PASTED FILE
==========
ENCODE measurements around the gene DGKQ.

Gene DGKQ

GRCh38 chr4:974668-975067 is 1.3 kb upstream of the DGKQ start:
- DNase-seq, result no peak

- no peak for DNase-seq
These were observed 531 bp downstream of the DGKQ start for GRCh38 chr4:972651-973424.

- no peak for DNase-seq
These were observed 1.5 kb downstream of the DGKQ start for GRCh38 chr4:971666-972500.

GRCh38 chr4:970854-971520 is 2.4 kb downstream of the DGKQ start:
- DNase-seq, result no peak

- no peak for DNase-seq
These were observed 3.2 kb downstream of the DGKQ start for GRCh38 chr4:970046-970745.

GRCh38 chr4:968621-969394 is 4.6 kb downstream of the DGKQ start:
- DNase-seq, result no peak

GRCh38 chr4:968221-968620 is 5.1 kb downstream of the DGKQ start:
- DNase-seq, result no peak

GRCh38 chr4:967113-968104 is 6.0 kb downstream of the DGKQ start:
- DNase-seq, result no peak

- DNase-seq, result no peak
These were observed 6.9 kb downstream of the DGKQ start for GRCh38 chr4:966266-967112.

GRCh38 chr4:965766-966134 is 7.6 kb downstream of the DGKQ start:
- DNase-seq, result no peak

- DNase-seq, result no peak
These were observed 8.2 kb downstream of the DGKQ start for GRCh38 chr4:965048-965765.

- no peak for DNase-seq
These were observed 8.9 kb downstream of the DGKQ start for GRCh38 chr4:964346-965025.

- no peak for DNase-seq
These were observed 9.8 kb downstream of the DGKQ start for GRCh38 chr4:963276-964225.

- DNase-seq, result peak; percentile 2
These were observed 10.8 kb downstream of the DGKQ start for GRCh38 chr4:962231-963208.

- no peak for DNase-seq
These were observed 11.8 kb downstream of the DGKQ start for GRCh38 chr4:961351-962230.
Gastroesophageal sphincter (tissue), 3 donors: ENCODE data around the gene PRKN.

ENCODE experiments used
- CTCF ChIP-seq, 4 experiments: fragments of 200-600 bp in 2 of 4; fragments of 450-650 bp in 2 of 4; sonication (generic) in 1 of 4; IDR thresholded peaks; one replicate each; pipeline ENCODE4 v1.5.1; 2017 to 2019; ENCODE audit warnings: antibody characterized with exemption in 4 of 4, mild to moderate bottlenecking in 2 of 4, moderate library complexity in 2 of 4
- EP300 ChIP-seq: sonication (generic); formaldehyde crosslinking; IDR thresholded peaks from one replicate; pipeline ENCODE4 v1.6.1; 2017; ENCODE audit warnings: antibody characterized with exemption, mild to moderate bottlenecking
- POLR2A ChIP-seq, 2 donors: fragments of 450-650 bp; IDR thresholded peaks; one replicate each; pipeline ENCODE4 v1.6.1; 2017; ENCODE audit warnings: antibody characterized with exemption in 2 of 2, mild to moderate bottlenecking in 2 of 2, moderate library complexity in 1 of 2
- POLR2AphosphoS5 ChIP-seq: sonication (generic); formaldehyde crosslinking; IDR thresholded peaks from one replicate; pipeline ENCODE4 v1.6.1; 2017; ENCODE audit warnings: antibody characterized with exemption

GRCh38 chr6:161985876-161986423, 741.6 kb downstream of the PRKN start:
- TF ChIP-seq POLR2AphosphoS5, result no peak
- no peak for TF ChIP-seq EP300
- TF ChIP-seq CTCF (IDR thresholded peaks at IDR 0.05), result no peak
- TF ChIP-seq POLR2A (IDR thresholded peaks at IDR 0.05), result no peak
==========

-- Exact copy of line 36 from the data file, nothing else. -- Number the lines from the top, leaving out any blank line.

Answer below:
- EP300 ChIP-seq: sonication (generic); formaldehyde crosslinking; IDR thresholded peaks from one replicate; pipeline ENCODE4 v1.6.1; 2017; ENCODE audit warnings: antibody characterized with exemption, mild to moderate bottlenecking